A few years ago I was having dinner with my family at our favorite Hong Kong-style Chinese restaurant in Southern California, Sam Woo, and while slurping up the complimentary, post-meal orange wedges and unwrapping the fortune cookies from their bubble-boy existence, I thought it wise to have a little fun with the fortunes.
“Ok, everyone read their fortunes out loud and say ‘in bed’ at the end; It’ll be fun,” I said, knowing half the time it’s like a forced Mad Libs script that rarely works for the requisite poop and fart references. But sexual jokes with your cousins, grandparents, aunt and uncle? Who could resist?
Everyone went around reading their fortune, and there were some minor giggles and chuckles. Then it came my turn.
I had been struggling to open the damn plastic, but inside was the best–if not most ludicrous–fortune someone could add the words “in bed” to. With beet-embarrassed cheeks, I recited the following under a worried lilt in my voice and eyes locked on to the leftover rice bowl on the lazy Susan.
“Bend the rod while it is still hot… in bed.”
Well, you can imagine the laughter and noise that emanated from our round table in the middle of the restaurant. It was a fun moment, and it’s message had a carpe-diem vibe going. Seize the day. Get on with it. Get it on. Go with the ‘opportunities’ in your presence.
The joke works not only because of the words “rod,” “bend,” and “hot,” but also because of the obvious innuendo disassociated from the original message. A harmless coincidence at my expense that induced laughter-tears.
Despite the joke, the message from the fortune hasn’t totally been lost on me. I’ve been in thinking-about-it mode for way too long. So, I’m launching this thing from where things are right now. Will it be like an intense bright orange glow of metal being shaped? I doubt it, but try I must. Will there will be things worth noticing? Probably.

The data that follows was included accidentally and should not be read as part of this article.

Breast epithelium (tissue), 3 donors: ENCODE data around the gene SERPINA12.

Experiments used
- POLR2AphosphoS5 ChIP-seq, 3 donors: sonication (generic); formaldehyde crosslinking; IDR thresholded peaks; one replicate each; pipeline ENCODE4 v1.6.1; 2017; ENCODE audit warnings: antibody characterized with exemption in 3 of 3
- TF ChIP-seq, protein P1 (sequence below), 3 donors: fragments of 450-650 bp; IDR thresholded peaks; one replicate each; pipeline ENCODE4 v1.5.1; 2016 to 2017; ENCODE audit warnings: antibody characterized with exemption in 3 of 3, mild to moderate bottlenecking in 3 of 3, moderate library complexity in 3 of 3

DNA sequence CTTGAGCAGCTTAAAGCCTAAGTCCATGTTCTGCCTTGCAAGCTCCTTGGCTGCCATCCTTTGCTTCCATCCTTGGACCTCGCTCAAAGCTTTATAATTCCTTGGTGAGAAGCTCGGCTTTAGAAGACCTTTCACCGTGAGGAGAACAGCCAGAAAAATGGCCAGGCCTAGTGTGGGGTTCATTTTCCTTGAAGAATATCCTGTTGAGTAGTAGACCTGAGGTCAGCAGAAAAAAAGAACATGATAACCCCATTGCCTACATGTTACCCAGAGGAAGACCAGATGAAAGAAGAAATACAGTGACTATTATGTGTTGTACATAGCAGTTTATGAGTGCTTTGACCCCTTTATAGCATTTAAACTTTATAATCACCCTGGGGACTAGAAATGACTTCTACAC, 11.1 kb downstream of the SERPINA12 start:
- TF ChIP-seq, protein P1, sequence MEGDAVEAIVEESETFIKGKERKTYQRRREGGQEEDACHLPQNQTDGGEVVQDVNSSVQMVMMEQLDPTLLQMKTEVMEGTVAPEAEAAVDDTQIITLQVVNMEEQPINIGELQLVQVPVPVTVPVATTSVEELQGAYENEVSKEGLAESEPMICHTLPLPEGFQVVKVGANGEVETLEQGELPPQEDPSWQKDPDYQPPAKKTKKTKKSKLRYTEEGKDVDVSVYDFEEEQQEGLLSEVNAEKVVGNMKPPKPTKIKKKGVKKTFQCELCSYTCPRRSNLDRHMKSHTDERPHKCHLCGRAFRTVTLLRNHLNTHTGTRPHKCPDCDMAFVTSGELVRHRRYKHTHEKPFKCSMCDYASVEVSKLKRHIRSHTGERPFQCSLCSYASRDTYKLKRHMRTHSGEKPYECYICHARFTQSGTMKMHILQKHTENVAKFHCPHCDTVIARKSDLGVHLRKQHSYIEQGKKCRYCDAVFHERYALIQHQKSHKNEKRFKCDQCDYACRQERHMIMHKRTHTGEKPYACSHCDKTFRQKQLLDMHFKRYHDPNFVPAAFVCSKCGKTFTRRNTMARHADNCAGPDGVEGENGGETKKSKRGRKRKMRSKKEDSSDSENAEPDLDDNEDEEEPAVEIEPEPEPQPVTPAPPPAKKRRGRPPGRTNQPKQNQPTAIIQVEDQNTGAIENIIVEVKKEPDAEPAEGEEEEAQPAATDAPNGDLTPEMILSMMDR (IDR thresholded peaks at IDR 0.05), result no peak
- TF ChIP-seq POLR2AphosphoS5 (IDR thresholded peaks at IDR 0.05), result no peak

What’s that picture?
The image in this post is from our deck in Brooklyn. It’s a very nice accident that happened; It’s something we didn’t plant. It just showed up, blown in the wind and the seeds landed in this empty pot. It’s grown like a weed, but it’s leaves and flowers are a very pleasant thing to look at right now.
In the background you see a shed of our neighbor’s backyard. Open the door to that shed and there is a ladder that goes down some 25 feet in to a little bit of history of Brooklyn. It goes in to dug out ground.
Jack is a retired NYC fireman who used to be stationed near this neighborhood when it was a dangerous and poor area. He and another fireman were really interested in the history of these buildings, so they started digging in yards and found glass bottles (the only waste that remained from back in the day–the late 1800s). Lots of bottles. The NY Times did a great interactive piece about Jack (images/audio) last year. If you want to hear a true NY accent, Jack is as authentic as they come. I admire his tenacity with his hobby, and hope this site can have the same kind of vigor.
One last thing about Jack: He raised his kids in Long Island and when he retired from the fire department he moved to Boreum Hill in Brooklyn. Instead of going to Florida or somewhere else warm, Jack’s dream was to be able to dig for his treasure in an old brownstone. Smart man, too, because these buildings are worth a lot more than when he was a fireman in the 70s.
I dedicate this to Kerry and her constant, unflinching love and support.